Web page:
Mr. Eure | Brewster High School
Tag Archives: self-efficacy
May 17, 2013Posted by on
The writing that follows looks a bit strange after it’s been reformatted by WordPress; you’ll find it’s difficult to read the footnotes, and some of the miscellaneous presentation is different. I trust you can manage. This is a copy of what was shared with you through Google Drive, and your job this weekend is to read it.
Your job over the next week is to read everything that starts here:
That is last year’s complicated series of posts on the final essay. You obviously have a different kind of assignment, and one divorced from the toxicity of grades; the process is not all that different, however, and there is a massive amount of help to be had in those posts. Lots of it still applies. You might even note that some of the language has, in fact, already been used on you this year.
Your job is to make your way through everything in that series of posts, including the work from your predecessors in AP Language. This is all you need to pull of the writing goal outlined below. You will receive more student models in class. We’ll also go over the final exam and all its attendant stresses next week.
January 14, 2013Posted by on
Your midterm will be a two-hour examination on Tuesday, January 22nd. The time and location will be posted in various places around the building.
Part 1: Questions on Rhetoric and Style
Note that you can complete the two parts of this exam in any order you wish. The first section asks you to respond to about an hour’s worth of questions on rhetoric and style on the following text:
- Sam Anderson – “Just One More Game…” (original New York Times article)
- Sam Anderson – “Just One More Game…” (Word document)
You will be given a copy of the formatted Word document; you should also set aside time to read the article in its original, online format, because one or two of the QORAS will deal with those interactive elements. It’s also an excuse to play a video game in the middle of an English class.
As you annotate the text, refer back to this last post on rhetorical analysis. Focus on the DAMAGES-specific commentary in that post. My goal is not to trick you with esoteric terms or oblique analysis; I want to see if you can read, parse, and react to a complicated text. You can do that, by the way. You only need to slough off this idea that rhetoric and style are about dissection. It’s a kind of vivisection, if you want to use that metaphor; the text is alive and breathing, and if you cut into it too deeply or repeatedly, you will kill it. (That is a terrible metaphor. Let’s move on.)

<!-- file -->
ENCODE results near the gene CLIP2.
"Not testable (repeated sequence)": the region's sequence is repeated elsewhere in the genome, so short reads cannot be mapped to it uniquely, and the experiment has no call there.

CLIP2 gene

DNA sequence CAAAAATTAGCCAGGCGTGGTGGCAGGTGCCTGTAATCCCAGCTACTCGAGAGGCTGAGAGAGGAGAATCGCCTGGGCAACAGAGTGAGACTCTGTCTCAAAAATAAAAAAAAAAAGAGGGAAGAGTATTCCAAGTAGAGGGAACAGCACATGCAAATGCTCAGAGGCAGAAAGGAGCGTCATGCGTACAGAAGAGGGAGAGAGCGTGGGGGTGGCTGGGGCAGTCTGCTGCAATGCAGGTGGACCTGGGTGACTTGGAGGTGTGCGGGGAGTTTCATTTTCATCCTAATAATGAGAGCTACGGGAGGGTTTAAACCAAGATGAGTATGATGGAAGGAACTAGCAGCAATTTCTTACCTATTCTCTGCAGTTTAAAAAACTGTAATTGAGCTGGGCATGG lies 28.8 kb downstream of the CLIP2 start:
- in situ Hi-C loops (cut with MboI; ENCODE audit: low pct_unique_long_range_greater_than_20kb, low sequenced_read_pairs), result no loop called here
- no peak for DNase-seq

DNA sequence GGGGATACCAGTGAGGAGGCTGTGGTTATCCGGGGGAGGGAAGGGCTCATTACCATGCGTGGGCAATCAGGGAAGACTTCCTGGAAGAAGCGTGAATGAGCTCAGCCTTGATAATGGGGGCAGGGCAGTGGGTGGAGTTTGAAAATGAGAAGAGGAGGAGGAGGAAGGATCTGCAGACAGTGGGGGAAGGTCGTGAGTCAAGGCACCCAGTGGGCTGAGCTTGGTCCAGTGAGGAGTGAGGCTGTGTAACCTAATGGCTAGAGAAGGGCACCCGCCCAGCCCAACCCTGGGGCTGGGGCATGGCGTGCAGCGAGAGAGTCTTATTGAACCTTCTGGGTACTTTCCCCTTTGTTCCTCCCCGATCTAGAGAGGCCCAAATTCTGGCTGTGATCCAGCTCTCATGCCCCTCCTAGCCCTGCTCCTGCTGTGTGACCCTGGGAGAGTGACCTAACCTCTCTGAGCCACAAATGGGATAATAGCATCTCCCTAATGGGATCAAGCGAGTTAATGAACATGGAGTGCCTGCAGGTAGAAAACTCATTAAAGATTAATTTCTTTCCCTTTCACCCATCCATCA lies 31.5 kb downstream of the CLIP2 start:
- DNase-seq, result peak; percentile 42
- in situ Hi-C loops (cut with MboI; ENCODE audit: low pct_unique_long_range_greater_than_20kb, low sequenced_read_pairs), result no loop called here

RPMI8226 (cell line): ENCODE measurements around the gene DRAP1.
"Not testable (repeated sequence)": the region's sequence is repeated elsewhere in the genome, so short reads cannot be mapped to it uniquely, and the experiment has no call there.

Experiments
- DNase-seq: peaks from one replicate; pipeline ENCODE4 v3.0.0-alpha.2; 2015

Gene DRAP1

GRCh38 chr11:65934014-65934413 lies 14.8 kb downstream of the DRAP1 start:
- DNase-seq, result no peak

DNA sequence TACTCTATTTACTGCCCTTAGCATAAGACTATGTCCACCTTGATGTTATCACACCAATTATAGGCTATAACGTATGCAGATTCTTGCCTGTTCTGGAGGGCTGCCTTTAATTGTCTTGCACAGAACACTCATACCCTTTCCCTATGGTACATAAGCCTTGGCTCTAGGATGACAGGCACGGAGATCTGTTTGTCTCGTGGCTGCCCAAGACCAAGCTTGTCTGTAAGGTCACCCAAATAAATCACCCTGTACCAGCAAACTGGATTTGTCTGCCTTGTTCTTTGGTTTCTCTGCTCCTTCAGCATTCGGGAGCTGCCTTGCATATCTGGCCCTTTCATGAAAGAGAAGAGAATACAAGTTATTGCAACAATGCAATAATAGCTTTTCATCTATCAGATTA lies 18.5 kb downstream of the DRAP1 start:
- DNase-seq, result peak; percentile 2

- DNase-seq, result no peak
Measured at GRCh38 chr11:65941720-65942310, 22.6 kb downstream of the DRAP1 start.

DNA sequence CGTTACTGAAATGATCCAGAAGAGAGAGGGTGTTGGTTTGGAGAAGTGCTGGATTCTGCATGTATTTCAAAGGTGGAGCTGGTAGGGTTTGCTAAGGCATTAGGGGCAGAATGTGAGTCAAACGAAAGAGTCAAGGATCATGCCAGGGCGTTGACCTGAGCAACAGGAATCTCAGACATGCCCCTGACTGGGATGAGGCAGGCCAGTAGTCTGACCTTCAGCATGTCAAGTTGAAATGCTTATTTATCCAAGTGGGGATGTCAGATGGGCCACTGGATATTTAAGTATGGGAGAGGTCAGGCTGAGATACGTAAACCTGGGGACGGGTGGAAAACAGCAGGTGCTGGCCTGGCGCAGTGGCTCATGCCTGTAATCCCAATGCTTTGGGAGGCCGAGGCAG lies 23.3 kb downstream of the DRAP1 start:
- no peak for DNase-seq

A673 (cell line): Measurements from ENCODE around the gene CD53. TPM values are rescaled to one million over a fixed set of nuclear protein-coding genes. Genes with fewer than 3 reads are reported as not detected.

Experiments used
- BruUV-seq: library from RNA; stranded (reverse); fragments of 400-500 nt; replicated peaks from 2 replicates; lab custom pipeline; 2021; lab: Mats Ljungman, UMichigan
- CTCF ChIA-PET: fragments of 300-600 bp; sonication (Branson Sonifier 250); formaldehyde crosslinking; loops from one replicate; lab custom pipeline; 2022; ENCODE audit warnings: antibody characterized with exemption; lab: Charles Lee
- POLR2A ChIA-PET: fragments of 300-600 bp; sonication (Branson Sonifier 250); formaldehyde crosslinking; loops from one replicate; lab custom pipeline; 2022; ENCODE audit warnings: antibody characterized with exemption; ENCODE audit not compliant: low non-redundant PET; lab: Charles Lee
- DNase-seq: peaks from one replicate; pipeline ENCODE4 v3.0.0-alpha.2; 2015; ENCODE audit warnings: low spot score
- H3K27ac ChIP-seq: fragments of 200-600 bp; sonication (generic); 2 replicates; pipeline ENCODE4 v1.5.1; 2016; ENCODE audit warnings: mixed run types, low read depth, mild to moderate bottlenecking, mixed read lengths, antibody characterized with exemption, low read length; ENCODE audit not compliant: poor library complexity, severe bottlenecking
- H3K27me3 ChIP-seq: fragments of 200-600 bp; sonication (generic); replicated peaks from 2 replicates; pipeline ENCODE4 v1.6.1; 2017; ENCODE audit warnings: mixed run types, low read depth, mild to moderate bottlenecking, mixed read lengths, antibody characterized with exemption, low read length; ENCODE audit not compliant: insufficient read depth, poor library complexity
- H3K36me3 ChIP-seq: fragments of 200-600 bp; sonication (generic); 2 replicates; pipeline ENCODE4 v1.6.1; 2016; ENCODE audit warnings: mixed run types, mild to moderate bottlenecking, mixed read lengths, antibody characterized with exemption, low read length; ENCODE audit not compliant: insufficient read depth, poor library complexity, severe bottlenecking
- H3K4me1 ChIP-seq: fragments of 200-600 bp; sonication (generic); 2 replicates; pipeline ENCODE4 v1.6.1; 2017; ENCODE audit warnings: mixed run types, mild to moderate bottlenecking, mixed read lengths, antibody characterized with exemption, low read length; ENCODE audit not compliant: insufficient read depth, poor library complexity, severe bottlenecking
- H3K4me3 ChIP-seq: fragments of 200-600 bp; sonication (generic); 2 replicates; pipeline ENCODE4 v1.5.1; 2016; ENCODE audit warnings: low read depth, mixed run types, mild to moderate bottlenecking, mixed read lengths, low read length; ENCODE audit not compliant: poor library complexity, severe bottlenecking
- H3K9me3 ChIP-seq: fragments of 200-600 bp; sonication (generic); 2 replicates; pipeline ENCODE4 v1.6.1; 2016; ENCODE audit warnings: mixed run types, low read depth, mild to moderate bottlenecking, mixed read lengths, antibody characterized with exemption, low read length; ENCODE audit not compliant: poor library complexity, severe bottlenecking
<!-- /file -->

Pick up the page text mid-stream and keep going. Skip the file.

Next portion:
You will be able to use your copy of Anderson’s article on the day of the exam. You will also be able to use any notes you’ve taken in your compendium. It would be a waste of time to copy over a thousand definitions or terms, after all; this is really about your use of time and resources, and you’ll still have to condense that preparation into a session of timed writing.
Part 2: Self-Directed Synthesis Argument
This is the evolution of the original synthesis-building assignment: You will construct a prompt on a subject of your choosing, and then you will write a response to that prompt on the day of the exam. Click here to load the folder with all of the synthesis-related materials:
And click here to load the two most important documents from that Google Drive folder:
You’ll need to use both in concert to develop an effective prompt. Of course, you also have model prompts and a week’s worth of class time; you’ll be able to bounce ideas off of me, your peers, and previous iterations of the AP exam.
- You may write the prompt alone or in a group.
- Your prompt must have six or more sources. One of those sources must be visual (e.g., a graph or political cartoon).
- Whether you work alone or in a group, you will write an individual timed response on the day of the exam.
- A copy of the prompt, whether you wrote it alone or with a group, is due on the day of the exam and must be attached to your timed response.
- You must write your timed response in its entirety on the day of the exam. The suggested time is 45 minutes to write and 15 minutes to edit and revise.
- You should not write the response ahead of time; you should, however, plan what you will write.
At the start of Q3, on or around January 28th, you must be ready to defend your writing and prompt-building choices and the process of creating both through metacognition and reflection, respectively. This is not part of the midterm, but you should keep it in mind.
One more thing: Watch this video.